Yesterday I was given a compliment (paraphrasing): “We have been checking your blog for a comment on the Parish Meeting last Monday. Why have you not written anything?” Well, I could say I was very busy with my work (which is true), my wife gave me a lot to do in the Garden, I was working on my contribution to the Chiltern Writers Group Anniversary Anthology, or just that I did not want to spoil my excellent mode induced by the eruption of spring in the Garden. But this would not be true. When I came home Monday I was itching to bang into the blog my anger but when I put fingers to keyboard I just could not find the right words. I was shell-shocked, flabbergasted and dumfounded.

I sat through the meeting in sheer agony. There are several dimensions to the calamity the parish is experiencing. The most important in my mind is the tension between certain councillors (and their “advisors”) and the Parish Clerk, Fiona. I suppose this is another reason I got stuck with writing an entry on Monday. People expect me to ‘declare’ on what side of this issue I fall. I do not really want to be dragged into this murky swamp. I do however fear that one of the casualties of this sorry state of affairs might be Fiona.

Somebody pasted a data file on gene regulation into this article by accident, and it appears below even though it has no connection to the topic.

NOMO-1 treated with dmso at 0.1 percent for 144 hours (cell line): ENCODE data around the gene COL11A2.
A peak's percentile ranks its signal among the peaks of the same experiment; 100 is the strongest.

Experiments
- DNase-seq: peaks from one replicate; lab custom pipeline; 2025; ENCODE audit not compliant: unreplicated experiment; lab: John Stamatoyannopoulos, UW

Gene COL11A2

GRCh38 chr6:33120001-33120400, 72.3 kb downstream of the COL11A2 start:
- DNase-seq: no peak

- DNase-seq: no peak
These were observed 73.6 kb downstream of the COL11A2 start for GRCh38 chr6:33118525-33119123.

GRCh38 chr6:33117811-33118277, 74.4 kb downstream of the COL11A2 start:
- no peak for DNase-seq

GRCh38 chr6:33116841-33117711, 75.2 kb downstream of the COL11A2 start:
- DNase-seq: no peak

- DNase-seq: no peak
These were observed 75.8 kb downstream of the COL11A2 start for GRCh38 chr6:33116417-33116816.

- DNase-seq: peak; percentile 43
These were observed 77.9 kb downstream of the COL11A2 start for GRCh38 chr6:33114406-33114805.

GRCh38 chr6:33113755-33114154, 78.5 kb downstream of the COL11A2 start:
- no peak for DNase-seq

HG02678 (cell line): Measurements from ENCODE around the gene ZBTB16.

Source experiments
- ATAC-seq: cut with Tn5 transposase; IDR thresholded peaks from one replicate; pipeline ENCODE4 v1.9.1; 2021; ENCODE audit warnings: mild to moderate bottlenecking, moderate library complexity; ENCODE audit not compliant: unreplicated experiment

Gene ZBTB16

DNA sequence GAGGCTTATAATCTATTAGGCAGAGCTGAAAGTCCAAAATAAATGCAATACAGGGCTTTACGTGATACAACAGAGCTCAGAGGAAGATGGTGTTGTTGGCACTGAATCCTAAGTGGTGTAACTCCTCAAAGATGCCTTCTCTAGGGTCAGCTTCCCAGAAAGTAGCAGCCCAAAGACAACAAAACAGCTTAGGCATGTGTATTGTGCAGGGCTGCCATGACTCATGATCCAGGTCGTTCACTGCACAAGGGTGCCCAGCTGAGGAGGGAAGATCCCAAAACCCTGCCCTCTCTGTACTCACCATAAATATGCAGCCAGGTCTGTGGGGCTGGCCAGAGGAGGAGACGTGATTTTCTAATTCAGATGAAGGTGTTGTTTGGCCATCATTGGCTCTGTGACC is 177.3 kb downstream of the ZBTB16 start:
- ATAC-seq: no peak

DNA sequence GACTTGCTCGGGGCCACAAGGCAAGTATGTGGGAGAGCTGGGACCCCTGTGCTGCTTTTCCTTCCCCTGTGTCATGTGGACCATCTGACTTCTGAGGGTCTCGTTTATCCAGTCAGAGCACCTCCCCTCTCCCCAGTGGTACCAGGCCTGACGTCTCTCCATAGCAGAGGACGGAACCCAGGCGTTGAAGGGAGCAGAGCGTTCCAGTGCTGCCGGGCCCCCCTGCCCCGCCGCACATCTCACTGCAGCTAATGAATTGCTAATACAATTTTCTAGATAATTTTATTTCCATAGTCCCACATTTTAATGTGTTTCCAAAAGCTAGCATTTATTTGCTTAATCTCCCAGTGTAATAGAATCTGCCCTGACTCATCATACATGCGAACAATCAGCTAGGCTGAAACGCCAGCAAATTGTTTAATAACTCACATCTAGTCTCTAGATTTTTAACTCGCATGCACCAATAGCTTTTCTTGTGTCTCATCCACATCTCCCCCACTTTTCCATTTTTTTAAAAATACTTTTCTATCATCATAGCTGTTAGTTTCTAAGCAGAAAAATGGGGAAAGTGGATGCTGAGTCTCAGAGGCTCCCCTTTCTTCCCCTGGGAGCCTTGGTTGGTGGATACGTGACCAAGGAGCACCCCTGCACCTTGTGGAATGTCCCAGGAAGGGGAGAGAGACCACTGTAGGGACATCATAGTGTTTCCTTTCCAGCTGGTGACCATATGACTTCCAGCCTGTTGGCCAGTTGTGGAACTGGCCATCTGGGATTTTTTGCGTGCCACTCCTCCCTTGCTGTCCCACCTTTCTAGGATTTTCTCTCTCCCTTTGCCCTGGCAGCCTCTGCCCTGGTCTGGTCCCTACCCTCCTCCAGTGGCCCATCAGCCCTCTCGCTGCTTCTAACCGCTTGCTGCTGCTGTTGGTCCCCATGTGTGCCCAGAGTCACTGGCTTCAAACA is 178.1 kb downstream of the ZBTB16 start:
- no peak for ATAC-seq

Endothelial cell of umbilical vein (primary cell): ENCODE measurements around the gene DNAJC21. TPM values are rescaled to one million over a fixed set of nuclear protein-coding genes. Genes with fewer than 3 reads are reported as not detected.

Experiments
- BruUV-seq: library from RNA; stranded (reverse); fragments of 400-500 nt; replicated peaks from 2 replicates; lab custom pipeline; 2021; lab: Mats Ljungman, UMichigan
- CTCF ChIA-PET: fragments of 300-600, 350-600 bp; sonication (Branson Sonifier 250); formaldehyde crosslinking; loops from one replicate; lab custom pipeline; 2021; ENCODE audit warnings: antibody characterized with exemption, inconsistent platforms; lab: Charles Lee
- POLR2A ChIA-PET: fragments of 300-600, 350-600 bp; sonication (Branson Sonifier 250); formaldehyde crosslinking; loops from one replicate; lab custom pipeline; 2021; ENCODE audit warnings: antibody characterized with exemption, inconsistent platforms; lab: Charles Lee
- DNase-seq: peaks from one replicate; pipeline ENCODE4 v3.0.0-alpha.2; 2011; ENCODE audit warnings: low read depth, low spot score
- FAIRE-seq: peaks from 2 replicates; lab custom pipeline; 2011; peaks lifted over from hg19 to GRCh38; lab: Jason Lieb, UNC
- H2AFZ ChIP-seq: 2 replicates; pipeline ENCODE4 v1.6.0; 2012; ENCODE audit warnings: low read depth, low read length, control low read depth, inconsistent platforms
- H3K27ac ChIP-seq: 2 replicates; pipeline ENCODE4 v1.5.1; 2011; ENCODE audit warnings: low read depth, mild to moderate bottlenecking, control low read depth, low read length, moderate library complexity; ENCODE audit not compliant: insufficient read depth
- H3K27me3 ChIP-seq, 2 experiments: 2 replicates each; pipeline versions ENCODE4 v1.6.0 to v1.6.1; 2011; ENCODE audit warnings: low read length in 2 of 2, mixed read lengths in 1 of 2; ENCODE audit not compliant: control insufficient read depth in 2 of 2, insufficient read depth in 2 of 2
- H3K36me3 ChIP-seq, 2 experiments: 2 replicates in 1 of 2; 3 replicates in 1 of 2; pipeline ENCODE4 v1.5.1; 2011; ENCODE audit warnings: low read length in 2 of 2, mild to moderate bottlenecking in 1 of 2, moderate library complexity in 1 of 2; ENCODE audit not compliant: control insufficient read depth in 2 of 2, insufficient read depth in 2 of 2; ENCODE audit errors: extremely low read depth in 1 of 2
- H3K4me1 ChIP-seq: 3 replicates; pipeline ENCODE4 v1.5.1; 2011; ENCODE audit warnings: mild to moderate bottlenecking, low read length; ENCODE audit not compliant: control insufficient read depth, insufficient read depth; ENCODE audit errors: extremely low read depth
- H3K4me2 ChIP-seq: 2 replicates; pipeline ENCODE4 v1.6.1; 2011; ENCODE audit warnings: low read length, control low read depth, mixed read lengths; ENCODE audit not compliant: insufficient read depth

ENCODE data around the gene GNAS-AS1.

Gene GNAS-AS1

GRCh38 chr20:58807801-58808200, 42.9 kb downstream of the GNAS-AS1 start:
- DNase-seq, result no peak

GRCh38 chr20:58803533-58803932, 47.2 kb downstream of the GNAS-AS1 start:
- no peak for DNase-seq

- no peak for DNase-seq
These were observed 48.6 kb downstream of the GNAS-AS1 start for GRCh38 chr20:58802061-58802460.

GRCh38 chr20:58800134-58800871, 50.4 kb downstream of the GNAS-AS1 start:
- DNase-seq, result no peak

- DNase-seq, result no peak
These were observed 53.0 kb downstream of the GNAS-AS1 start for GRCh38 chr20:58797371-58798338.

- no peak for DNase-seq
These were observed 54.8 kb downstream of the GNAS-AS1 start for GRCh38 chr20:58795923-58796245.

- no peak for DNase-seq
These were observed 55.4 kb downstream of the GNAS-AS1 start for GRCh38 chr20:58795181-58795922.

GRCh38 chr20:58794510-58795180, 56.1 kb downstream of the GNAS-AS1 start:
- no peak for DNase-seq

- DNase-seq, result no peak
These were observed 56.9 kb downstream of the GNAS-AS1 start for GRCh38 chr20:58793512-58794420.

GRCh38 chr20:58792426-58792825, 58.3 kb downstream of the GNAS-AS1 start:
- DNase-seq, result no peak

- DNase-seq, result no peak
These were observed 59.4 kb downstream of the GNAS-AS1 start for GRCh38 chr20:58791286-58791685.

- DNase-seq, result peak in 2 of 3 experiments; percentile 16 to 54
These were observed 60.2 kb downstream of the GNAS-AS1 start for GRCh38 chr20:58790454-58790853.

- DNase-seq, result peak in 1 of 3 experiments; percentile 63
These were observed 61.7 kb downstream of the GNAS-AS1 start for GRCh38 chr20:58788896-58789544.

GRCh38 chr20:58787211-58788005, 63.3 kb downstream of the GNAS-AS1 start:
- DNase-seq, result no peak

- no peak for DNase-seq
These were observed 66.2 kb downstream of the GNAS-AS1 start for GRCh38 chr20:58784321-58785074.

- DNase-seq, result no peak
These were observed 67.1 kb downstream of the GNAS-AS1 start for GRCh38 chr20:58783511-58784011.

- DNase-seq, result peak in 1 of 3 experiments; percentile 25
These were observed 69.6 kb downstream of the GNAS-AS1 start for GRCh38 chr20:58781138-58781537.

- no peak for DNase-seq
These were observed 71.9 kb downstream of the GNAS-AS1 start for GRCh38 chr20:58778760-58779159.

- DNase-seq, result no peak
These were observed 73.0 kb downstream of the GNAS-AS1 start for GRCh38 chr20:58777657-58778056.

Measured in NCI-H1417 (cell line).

Loosing Fiona, or just loosing here enthusiasm for the job will hurt the Parish much more than loosing certain councillors. We have already lost councillors I have learnt to respect and appreciate their immensely important contribution to the Parish. It started with the resignation of Dr Sheila King and now we face an avalanche of resignations. To-date:

Ted Wilkinson
Eileen McKechnie
Angus McKechnie
Norman Western
Steve Bowles
Brian Prior